§ Sir G. YOUNGER
In seconding the Amendment I cordially support the proposal of the right hon. Gentleman as it stands on the Paper. Not that I for a moment think that it does anything more than in the later Amendment of the right hon. and learned Gentleman the Secretary for Scotland. Whether it is essential that we should maintain the words of the old Statute is not perhaps very material; but it is certainly distinctly material if my right hon. Friend is right in supposing that these two paragraphs of the later Amendment are intended to hang together. If the paragraphs are to be taken separately, as they ought to be, and dealt with separately (a) deals with the status of the existing burghs and retains it for them. That is all very well. If the right hon. Gentleman is at all right in suggesting that (b) depends upon (a), I entirely agree with him that we must hang on to his Amendment and not accept the words of the Secretary for Scotland. I do not, however, believe that my right hon. Friend is correct. Obviously they ought not to hang together. Therefore it is quite immaterial, I think, whether the words of the Secretary of Scotland, which are perfectly ample and preserve the status, or the words of the right hon. Gentleman opposite, are used. I suppose under these circumstances it would not be proper to deal with (b) except to say that if I am correct in my assumption there need be no particular Debate upon this Amendment which is before us, as that of the right hon. Gentleman the Secretary for Scotland is correct.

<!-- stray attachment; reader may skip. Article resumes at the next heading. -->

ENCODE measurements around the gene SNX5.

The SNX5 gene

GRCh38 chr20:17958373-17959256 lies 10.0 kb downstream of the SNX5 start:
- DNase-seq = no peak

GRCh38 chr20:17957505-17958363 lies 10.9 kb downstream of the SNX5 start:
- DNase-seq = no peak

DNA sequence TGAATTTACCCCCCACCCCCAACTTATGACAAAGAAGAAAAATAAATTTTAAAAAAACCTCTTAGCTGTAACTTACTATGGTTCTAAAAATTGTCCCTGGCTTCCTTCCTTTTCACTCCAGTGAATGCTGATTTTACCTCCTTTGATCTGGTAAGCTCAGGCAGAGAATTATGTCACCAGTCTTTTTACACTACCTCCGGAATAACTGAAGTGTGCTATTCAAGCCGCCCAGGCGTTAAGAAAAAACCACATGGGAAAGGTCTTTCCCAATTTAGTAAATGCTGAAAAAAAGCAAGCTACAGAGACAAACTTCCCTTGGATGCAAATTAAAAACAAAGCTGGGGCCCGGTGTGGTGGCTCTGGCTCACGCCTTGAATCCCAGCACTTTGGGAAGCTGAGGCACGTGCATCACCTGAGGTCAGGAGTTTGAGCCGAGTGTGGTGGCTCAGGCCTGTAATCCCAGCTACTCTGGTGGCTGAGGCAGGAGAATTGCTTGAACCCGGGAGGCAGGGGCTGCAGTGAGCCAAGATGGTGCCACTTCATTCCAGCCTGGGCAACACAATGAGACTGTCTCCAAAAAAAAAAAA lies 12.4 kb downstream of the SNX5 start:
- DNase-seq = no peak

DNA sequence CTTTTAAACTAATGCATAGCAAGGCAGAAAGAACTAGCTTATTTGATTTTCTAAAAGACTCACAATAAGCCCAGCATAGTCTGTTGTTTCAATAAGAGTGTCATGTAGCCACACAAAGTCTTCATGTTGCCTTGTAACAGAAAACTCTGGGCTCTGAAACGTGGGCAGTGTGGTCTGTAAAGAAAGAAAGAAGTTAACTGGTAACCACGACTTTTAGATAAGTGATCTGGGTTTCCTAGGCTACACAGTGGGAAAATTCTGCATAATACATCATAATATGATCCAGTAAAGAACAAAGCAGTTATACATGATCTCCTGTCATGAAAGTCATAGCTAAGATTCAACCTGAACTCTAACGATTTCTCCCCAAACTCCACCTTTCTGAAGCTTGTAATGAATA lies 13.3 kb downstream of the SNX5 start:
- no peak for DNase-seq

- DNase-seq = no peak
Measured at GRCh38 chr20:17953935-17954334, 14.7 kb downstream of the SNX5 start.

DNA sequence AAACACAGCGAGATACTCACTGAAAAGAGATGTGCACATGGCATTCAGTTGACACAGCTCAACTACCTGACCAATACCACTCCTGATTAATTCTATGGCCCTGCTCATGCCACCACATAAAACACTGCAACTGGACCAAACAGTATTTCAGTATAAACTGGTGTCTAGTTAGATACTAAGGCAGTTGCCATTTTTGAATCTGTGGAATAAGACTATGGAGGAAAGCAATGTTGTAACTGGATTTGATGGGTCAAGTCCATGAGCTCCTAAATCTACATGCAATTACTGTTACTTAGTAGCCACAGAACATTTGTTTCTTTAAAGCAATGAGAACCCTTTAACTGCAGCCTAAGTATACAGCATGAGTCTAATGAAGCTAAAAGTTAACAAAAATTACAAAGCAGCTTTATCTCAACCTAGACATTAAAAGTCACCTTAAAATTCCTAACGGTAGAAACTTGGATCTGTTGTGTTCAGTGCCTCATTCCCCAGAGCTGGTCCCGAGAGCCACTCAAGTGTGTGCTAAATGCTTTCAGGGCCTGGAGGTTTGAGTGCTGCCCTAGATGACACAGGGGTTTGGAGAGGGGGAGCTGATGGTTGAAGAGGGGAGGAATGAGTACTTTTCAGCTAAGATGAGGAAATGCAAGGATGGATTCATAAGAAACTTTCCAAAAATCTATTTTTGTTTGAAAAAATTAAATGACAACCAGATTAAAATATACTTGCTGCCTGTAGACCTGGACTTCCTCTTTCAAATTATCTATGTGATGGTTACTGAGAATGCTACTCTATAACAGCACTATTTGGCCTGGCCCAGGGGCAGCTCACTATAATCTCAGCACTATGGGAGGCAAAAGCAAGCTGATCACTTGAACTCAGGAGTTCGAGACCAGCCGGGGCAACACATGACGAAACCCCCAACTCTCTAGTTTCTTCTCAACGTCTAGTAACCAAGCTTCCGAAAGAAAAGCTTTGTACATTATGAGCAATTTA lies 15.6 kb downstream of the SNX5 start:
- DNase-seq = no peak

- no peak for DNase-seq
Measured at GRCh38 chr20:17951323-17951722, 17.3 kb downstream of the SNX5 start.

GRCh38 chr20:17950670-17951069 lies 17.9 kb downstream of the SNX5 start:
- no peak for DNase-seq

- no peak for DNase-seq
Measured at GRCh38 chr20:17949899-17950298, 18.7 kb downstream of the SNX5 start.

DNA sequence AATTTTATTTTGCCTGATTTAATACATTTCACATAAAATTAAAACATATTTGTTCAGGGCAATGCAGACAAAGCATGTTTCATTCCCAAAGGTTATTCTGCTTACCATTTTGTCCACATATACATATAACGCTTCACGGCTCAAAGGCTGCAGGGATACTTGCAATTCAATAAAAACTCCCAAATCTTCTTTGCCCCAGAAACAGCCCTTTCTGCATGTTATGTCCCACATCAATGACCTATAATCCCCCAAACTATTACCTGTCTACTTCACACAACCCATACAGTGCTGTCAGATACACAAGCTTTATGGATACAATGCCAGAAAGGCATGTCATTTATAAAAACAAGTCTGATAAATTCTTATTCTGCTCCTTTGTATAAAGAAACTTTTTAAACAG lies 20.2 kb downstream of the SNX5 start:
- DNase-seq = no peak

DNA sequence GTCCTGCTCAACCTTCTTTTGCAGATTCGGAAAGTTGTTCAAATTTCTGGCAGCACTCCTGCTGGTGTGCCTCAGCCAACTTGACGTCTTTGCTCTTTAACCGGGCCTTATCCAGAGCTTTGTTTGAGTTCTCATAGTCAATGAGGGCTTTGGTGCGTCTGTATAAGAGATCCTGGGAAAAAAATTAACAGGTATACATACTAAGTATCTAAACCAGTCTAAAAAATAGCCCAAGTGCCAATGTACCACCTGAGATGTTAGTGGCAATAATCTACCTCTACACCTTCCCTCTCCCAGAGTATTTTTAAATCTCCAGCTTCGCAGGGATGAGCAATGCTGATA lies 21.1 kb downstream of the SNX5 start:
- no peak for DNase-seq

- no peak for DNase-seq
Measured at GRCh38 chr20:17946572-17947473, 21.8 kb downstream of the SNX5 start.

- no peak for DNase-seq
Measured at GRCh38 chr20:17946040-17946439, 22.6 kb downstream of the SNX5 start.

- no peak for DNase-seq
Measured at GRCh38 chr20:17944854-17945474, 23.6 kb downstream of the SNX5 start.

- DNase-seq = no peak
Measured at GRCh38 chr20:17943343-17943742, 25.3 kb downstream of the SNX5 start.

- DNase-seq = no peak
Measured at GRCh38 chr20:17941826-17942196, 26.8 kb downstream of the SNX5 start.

§ Colonel GREIG
May I point out to the right hon. Gentleman opposite (Mr. Gulland) that I think his Amendment does not hit the very burghs he wants to preserve. I know where his words come from. They are an exact copy from a Sub-section of the Act of 1885, but it does not hit the point. Let, me explain:Where by the operation of this Act any royal or Parliamentary burgh ceases as a burgh to return a member to Parliament nothing in this Act, ... and so on.Take the case of the burgh which is in my county, not in my constituency. I refer to the borough of Renfrew. It is one of the burghs which now returns a member of Parliament, not [...]y itself, but as one of a group of burghs. It is very questionable whether this Clause, as now suggested, would cover the case of the burgh which 1791 is only one of a group of burghs, and which does not itself return a member. If the hon. Gentleman turns to the Amendment put down by the Secretary for Scotland he will find that these cases are very clearly conserved. That is the case of a burgh which returns a Member and ceases by this Act so to do, by reason of being in a group of burghs which are dissolved, the burghs going into the county.Nothing in this Act shall take effect so as to deprive any Royal or Parliamentary burgh losing separate representation under this Act of any right, privilege, or status, whether for purposes of local government or otherwise, hitherto enjoyed by such burgh as a Royal or Parliamentary burgh.Further down it says that the phrase " 'separate representation,' shall be construed as meaning the right to return, or to contribute as a burgh to return, a Member, or Members, to Parliament." Obviously, that is a legal question which I am afraid would destroy the very object which the right hon. Gentleman has in view if he insists upon his own words; whereas the Secretary for Scotland's later Amendment is absolutely accurate, and covers all.
§ Mr. MUNRO